DEAR NATALIE: My friends and I are debating about something. They all wear their engagement rings to their professional-level jobs, while I choose to just wear my plain wedding band. They think I am nuts, but as a young professional woman, I find that I am taken more seriously at work without it. I feel that my employers will think that if I am wearing a flashy ring, it is a sign to them that I don't really need this job, that my husband can take care of me, and they will pass me over for promotions and such. I work really hard and want to be taken just as seriously as the men around me. Do you think this is crazy (like my friends do), or do you understand my dilemma -- Ring Problems
DEAR RING PROBLEMS: No I don't think you are crazy at all. In fact, I've never thought of this as a possible dilemma, but I could see why it would work against you in certain fields to "show off" a glitzy rock. It could be looked at as frivolous or, as you said, make them take you less seriously. Even though women always have been a part of the workforce, sexism (yes, I said it) always has existed in obvious and subtle forms. And while you can be both married and in the workforce, I can understand your underlying concern of being overlooked for promotions and such because of that fact (even though it is 2015 not 1915). I don't see anything wrong with playing down your personal life while at the office. You aren't hiding the fact that you are married, but you aren't flaunting your personal life or wealth while there, either. It is a savvy strategy, and if your office seems old-school enough for this to even be a thought in your mind, then you are doing what is best for your career trajectory. Your girlfriends just may not understand. So, just agree to disagree on this one.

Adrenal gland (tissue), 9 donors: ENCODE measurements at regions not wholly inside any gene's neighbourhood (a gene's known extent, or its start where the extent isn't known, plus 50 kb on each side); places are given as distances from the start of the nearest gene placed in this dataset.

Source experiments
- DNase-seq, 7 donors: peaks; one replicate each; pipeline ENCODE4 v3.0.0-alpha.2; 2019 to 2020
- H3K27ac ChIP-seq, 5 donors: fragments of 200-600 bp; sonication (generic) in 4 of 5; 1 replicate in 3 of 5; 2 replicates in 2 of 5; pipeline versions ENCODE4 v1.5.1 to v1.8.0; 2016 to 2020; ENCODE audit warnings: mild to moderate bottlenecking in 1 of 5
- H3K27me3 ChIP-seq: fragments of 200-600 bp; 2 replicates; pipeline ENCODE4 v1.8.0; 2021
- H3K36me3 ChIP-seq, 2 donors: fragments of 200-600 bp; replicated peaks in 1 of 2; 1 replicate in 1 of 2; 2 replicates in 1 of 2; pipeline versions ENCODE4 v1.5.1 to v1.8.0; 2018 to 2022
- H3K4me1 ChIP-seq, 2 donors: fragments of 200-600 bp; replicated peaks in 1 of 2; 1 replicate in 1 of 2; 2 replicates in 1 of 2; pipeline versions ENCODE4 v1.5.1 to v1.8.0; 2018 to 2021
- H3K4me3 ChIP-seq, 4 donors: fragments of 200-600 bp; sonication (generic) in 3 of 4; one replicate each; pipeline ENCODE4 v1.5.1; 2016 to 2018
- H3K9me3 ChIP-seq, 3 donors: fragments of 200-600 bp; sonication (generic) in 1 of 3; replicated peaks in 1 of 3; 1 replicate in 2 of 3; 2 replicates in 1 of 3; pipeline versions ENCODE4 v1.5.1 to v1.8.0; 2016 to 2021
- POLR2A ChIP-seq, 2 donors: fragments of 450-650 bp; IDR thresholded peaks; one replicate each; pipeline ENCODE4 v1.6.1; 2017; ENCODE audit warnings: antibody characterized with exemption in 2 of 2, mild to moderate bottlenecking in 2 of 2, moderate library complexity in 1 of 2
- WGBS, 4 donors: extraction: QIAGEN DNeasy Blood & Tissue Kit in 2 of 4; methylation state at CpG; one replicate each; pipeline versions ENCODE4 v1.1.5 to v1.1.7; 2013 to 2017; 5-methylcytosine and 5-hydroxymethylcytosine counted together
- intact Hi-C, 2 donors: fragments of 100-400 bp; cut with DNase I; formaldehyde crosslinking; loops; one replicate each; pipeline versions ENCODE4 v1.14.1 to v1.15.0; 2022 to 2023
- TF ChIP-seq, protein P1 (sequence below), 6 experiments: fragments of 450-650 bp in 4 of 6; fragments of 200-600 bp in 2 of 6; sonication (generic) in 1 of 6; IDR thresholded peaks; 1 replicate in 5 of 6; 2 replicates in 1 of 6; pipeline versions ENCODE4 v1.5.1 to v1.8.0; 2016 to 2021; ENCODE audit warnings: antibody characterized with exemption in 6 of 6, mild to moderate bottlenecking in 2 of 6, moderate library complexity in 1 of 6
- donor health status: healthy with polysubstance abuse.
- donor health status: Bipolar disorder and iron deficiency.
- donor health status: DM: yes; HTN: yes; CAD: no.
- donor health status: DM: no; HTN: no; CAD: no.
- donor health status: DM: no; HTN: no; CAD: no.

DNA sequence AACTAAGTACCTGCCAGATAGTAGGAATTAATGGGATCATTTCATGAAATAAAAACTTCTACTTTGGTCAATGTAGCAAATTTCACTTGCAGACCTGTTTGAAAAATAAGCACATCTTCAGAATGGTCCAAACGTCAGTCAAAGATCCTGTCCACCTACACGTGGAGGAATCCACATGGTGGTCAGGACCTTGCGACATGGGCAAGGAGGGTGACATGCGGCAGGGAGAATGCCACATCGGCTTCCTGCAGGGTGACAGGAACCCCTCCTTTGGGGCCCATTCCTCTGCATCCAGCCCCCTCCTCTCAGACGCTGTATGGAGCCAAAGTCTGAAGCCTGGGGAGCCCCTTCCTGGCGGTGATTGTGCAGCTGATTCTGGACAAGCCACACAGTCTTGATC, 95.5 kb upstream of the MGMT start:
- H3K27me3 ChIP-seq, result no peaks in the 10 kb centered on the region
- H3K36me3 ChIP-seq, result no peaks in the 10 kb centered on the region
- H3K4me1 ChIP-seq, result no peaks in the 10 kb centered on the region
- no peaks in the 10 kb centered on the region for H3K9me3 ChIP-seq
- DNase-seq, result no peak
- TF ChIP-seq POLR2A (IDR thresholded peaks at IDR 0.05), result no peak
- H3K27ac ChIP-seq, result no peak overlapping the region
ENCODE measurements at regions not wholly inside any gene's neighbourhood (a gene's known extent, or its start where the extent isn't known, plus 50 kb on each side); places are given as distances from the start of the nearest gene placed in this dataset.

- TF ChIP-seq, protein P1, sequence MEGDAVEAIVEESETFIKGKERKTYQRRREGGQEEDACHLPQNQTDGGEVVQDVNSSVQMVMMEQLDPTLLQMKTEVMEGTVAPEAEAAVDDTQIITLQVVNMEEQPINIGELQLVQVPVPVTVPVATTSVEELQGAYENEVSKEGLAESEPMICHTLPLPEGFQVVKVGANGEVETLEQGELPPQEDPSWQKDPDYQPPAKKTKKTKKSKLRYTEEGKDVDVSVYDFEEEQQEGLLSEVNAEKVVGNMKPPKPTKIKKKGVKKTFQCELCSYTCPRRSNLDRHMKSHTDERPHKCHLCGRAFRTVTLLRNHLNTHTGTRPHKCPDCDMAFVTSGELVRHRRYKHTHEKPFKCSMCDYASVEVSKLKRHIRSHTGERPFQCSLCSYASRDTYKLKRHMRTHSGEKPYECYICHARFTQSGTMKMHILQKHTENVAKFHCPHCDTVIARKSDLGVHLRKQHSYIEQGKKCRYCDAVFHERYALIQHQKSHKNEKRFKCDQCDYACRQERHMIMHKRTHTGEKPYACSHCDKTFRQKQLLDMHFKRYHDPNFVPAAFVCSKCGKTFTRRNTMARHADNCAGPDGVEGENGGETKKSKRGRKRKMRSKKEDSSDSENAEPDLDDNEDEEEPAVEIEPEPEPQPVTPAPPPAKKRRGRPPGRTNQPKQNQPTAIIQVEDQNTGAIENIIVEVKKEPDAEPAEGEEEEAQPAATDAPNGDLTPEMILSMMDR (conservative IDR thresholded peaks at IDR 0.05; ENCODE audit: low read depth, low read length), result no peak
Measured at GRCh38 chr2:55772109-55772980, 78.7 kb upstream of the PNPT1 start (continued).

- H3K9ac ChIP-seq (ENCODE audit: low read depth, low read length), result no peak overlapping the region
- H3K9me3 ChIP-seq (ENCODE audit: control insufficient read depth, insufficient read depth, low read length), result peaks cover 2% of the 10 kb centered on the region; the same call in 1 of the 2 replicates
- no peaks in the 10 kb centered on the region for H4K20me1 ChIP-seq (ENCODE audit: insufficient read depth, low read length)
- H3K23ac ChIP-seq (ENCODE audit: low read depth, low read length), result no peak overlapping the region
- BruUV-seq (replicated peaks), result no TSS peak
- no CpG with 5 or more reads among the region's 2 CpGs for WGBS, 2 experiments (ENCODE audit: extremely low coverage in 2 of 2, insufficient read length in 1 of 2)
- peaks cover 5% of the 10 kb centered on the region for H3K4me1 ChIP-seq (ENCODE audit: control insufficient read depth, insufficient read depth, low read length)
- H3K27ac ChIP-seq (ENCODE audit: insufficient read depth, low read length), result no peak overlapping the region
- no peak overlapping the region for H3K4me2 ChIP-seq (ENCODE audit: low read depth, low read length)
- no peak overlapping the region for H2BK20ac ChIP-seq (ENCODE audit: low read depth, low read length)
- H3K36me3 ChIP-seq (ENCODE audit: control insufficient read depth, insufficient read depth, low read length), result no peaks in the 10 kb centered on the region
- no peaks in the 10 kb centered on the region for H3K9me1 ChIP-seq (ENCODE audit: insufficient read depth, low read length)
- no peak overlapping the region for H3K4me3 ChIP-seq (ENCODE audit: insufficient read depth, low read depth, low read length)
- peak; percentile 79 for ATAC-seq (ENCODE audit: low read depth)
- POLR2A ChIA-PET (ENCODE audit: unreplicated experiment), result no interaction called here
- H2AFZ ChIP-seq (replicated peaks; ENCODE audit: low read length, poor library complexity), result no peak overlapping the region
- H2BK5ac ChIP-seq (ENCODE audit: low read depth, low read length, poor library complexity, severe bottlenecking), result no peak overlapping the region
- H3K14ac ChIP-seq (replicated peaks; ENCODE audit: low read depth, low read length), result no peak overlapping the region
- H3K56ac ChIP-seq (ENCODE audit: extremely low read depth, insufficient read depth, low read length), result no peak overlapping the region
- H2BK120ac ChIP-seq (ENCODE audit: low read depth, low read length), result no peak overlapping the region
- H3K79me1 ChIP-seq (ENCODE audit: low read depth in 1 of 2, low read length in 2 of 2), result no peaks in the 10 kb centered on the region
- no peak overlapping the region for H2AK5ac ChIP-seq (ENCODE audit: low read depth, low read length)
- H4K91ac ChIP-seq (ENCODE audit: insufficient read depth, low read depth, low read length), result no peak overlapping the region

DEAR NATALIE: It's been a little over six years since my husband died from cancer. I feel ready to date, my kids are out of the house, and I want to start a new chapter. I'm not yet 60 and feel I have a lot of life to live. But, my kids are not happy about me dating. My daughters (ages 22 and 25) feel as though I should wait longer, that it is somehow a betrayal. I've gone on a few dates in the past year, but the girls made me feel so guilty about it that I just stopped. I'm lonely, however, and I want to get out there. How do I do this without hurting my girls? -- Left Behind
DEAR LEFT BEHIND: Your girls are being selfish. They are both out of the house, living their own lives, and they have the audacity to guilt you into a nun-like existence for the rest of your life? No thanks. I'm very sorry to hear that your husband died. It must have been incredibly hard on all of you, but you are still here. You took care of your family, and now you are on your own. And they want you to be alone because to them it's a betrayal to have dinner with another man? Only you know the relationship you had with your husband, but any loving spouse would not want to see his or her partner be lonely forever. You are allowed to find a new kind of happiness. It doesn't take away from the love you had with your husband. Your girls need to know that, but you also need to make it clear that now is the time for them to support you in this new chapter of your life.
Natalie's Networking Tip of the Week: Please don't overshare. When you first meet someone, the nerves can make it easy to just keep talking, but you don't want to tell your whole life story in the first five minutes. Keep your conversation upbeat and friendly and don't forget to ask questions! Networking is about building rapport, after all.
Please send your relationship and lifestyle questions to firstname.lastname@example.org or tweet them to @NBSeen. You can also send postal letters to Natalie Bencivenga, 358 North Shore Drive, Pittsburgh, PA 15212
(This column was originally published by the Pittsburgh Post-Gazette.)